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SLASPA TRIVIA- How are Ships Christened and Named?

Last week, we told you about the distress signal “Mayday” this week, we shed some light on how are ships Christened and named. Traditionally, the naming ceremony of a vessel took place in the ship yard at the time of launching and was for most companies a high ceremonial occasion. This used to happen in the days when ships were launched from inclined building ways, which was a rather dramatic process.

Now, a vessel is usually built in a drydock and simply floated out in surroundings that resemble a factory yard and a ceremonial scoop of the water which first touches the hull is taken. While Christening or Naming Ceremonies (the term used is dependent on the religion of the vessels owner) sometimes take place at shipyards, most often they are often organized to coincide with the vessel’s first visit to the initial port from which the vessel will operate out of.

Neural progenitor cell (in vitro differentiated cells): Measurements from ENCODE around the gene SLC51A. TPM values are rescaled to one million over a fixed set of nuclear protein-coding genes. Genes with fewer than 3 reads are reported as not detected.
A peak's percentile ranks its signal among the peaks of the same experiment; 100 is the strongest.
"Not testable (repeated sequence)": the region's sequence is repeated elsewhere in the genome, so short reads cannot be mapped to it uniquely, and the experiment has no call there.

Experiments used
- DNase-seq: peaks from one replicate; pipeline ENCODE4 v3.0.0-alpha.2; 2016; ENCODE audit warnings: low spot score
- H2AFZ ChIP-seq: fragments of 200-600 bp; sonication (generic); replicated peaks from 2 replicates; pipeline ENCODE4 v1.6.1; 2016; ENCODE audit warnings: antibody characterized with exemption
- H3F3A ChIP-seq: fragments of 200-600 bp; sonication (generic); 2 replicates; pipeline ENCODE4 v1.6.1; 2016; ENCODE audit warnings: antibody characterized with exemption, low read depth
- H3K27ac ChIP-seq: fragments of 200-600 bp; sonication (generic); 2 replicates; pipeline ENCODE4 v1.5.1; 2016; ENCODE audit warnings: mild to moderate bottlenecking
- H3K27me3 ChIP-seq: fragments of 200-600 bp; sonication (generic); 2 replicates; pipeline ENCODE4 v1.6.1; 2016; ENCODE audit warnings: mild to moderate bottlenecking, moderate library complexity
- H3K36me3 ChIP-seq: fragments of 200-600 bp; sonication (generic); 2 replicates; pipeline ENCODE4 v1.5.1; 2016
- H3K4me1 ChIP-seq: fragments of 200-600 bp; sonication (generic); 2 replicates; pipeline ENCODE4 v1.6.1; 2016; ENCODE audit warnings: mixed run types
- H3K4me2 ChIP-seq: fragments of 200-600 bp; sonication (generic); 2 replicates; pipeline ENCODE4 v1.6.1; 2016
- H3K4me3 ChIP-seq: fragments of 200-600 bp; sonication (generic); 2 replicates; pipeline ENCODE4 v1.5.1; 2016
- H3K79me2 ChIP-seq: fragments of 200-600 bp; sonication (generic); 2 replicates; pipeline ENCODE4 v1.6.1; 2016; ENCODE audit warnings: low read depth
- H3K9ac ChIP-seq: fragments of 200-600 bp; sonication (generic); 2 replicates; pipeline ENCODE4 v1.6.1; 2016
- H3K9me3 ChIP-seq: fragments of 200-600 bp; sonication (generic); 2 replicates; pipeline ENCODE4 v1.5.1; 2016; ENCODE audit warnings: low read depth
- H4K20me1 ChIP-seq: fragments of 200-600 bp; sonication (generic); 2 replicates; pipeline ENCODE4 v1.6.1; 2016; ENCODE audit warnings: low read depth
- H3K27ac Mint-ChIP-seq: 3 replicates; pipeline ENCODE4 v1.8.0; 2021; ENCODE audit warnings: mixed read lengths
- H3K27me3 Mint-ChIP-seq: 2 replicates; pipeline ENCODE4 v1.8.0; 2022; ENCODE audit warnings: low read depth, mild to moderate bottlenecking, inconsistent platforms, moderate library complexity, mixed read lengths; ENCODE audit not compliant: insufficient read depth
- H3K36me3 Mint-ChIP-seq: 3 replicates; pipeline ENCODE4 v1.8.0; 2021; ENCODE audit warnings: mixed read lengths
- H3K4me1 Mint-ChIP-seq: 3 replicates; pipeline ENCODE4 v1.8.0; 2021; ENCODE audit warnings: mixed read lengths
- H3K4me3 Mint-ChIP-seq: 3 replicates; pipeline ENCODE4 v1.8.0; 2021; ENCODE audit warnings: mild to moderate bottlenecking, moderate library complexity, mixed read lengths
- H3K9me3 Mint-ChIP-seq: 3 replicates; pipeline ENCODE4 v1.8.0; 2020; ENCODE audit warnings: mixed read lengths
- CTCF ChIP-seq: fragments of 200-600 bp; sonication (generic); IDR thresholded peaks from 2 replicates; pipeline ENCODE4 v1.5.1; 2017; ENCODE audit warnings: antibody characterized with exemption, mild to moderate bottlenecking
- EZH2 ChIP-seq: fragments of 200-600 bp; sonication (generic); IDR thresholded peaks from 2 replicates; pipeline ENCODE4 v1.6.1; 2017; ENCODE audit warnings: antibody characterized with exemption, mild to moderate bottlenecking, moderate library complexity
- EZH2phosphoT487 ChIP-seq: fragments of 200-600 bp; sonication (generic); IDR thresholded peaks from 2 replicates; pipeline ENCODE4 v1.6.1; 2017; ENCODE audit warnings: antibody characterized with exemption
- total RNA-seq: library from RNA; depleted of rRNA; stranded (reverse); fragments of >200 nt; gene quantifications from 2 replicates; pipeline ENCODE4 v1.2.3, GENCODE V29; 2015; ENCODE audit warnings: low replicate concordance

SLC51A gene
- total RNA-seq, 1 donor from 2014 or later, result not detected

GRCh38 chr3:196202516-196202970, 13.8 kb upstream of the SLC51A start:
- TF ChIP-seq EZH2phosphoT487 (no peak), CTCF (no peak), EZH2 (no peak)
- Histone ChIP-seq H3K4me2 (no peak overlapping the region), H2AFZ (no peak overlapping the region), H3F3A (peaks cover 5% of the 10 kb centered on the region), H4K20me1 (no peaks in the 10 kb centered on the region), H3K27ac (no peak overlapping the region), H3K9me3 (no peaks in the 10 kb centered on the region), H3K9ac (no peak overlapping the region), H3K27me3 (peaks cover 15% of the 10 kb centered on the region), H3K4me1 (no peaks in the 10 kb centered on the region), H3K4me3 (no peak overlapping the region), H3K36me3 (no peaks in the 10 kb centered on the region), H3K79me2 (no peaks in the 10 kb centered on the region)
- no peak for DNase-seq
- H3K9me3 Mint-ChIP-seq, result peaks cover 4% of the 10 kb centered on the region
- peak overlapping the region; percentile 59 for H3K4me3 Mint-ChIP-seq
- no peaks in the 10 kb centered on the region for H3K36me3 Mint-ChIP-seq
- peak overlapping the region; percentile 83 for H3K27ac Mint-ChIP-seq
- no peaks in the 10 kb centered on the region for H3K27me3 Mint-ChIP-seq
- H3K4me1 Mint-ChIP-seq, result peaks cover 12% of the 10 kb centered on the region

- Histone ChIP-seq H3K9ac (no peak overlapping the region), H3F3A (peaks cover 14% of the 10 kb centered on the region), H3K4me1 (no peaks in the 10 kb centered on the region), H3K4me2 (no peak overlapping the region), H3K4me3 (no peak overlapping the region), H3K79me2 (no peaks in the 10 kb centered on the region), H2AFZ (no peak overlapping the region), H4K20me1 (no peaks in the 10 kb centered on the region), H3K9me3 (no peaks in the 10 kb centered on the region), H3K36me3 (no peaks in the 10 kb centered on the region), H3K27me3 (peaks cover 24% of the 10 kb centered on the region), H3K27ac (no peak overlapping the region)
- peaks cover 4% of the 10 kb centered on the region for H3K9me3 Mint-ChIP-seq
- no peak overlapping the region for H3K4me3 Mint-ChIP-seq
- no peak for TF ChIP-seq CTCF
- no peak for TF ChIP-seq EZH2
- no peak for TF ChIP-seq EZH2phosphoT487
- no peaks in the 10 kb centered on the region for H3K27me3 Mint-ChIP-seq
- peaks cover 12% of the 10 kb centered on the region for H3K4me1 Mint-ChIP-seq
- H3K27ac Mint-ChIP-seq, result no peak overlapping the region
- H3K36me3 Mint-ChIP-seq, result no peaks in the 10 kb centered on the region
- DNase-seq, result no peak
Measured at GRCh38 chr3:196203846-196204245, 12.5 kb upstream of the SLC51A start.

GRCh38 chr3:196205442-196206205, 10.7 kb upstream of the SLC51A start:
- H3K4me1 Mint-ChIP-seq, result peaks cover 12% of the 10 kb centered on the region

The ceremony may include a blessing of the vessel by a priest and in the days when ships were named at the time of launching, a bottle of champagne was broken over the bow (the front of a ship’s hull), much like what has been portrayed in many movies and television shows. The individual naming the ship formerly called the vessel’s sponsor, is now called the Godmother. By tradition, it has been a woman and in more recent times a well-known celebrity. For instance, The Queen Mary ship name was given when the new Cunard company received the King George V’s permission to name the liner after “the greatest queen of Britain” – Mary of Teck and last year Her Royal Highness The Duchess of Cambridge – was named the Godmother of Princess Cruises vessel “Royal Princess”.

We hope you found this tidbit of information enlightening. Look out for our next issue of Portfolio next week.

For more information please call SLASPA at 457-6100 or visit